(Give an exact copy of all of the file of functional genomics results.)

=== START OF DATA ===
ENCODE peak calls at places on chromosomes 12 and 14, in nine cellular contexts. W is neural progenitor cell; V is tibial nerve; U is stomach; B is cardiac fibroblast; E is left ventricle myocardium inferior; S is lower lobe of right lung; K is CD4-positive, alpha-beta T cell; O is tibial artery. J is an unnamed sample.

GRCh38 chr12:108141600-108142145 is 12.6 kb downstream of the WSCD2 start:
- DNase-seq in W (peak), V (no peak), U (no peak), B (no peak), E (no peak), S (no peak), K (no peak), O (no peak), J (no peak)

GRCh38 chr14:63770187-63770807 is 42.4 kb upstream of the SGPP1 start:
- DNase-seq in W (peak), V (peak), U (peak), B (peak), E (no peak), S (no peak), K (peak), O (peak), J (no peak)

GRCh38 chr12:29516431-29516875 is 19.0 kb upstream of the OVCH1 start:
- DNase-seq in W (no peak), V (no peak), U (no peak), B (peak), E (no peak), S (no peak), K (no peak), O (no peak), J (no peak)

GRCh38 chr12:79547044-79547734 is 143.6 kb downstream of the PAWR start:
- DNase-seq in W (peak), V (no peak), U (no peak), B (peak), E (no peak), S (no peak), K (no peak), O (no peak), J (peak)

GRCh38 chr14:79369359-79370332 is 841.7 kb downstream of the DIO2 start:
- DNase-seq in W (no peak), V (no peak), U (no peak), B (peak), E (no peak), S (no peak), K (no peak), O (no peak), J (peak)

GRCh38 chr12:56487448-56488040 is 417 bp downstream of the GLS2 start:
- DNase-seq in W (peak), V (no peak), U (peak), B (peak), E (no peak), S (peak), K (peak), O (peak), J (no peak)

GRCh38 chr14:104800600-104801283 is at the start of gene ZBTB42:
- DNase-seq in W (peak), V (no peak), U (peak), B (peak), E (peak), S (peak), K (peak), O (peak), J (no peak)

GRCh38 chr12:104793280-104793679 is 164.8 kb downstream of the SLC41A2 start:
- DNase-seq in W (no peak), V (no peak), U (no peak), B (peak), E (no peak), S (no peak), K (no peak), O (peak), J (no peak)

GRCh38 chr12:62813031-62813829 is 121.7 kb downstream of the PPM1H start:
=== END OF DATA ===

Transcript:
ENCODE peak calls at places on chromosomes 12 and 14, in nine cellular contexts. W is neural progenitor cell; V is tibial nerve; U is stomach; B is cardiac fibroblast; E is left ventricle myocardium inferior; S is lower lobe of right lung; K is CD4-positive, alpha-beta T cell; O is tibial artery. J is an unnamed sample.

GRCh38 chr12:108141600-108142145 is 12.6 kb downstream of the WSCD2 start:
- DNase-seq in W (peak), V (no peak), U (no peak), B (no peak), E (no peak), S (no peak), K (no peak), O (no peak), J (no peak)

GRCh38 chr14:63770187-63770807 is 42.4 kb upstream of the SGPP1 start:
- DNase-seq in W (peak), V (peak), U (peak), B (peak), E (no peak), S (no peak), K (peak), O (peak), J (no peak)

GRCh38 chr12:29516431-29516875 is 19.0 kb upstream of the OVCH1 start:
- DNase-seq in W (no peak), V (no peak), U (no peak), B (peak), E (no peak), S (no peak), K (no peak), O (no peak), J (no peak)

GRCh38 chr12:79547044-79547734 is 143.6 kb downstream of the PAWR start:
- DNase-seq in W (peak), V (no peak), U (no peak), B (peak), E (no peak), S (no peak), K (no peak), O (no peak), J (peak)

GRCh38 chr14:79369359-79370332 is 841.7 kb downstream of the DIO2 start:
- DNase-seq in W (no peak), V (no peak), U (no peak), B (peak), E (no peak), S (no peak), K (no peak), O (no peak), J (peak)

GRCh38 chr12:56487448-56488040 is 417 bp downstream of the GLS2 start:
- DNase-seq in W (peak), V (no peak), U (peak), B (peak), E (no peak), S (peak), K (peak), O (peak), J (no peak)

GRCh38 chr14:104800600-104801283 is at the start of gene ZBTB42:
- DNase-seq in W (peak), V (no peak), U (peak), B (peak), E (peak), S (peak), K (peak), O (peak), J (no peak)

GRCh38 chr12:104793280-104793679 is 164.8 kb downstream of the SLC41A2 start:
- DNase-seq in W (no peak), V (no peak), U (no peak), B (peak), E (no peak), S (no peak), K (no peak), O (peak), J (no peak)

GRCh38 chr12:62813031-62813829 is 121.7 kb downstream of the PPM1H start: